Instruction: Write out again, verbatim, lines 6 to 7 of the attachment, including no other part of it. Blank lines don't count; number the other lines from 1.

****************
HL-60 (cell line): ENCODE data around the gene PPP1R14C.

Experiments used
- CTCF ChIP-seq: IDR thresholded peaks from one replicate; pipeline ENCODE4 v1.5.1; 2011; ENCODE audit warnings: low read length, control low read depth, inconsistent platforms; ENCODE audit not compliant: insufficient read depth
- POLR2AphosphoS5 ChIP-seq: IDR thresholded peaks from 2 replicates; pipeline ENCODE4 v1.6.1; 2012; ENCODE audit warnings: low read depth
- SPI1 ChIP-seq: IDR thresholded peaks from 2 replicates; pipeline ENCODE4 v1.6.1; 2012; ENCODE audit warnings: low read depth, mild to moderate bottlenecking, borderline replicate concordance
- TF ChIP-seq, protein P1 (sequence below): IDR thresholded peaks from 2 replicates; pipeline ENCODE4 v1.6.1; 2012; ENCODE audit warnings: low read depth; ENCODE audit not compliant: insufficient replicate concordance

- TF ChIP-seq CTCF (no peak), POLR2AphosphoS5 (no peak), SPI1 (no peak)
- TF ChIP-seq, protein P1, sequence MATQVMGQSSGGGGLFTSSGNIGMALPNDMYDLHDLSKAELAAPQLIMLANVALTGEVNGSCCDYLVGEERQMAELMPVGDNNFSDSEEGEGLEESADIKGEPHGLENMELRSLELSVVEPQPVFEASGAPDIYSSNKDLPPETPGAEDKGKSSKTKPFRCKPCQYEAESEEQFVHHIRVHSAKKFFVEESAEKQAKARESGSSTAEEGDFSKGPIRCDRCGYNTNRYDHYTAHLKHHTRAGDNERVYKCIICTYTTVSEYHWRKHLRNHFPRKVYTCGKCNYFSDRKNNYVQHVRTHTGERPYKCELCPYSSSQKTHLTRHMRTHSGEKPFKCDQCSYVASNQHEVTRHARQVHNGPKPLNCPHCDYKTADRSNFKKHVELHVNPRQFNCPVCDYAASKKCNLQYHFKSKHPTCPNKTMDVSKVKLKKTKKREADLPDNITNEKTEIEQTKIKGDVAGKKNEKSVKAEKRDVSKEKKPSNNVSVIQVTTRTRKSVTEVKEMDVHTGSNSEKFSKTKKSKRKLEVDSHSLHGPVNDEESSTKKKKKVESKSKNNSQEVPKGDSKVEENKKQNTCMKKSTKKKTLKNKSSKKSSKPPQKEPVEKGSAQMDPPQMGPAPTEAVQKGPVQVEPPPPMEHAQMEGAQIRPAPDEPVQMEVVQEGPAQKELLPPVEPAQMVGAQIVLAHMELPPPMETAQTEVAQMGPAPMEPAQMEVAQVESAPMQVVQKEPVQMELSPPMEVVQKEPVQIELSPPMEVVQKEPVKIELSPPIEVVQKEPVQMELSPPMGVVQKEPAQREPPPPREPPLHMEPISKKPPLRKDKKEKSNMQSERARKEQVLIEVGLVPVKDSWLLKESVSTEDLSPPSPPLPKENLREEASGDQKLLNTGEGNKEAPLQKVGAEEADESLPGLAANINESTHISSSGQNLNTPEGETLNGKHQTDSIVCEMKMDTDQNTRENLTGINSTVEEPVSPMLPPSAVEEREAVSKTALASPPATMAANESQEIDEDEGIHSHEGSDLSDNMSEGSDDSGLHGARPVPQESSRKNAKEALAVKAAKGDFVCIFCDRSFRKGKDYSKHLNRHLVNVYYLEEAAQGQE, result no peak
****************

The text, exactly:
- TF ChIP-seq, protein P1 (sequence below): IDR thresholded peaks from 2 replicates; pipeline ENCODE4 v1.6.1; 2012; ENCODE audit warnings: low read depth; ENCODE audit not compliant: insufficient replicate concordance

- TF ChIP-seq CTCF (no peak), POLR2AphosphoS5 (no peak), SPI1 (no peak)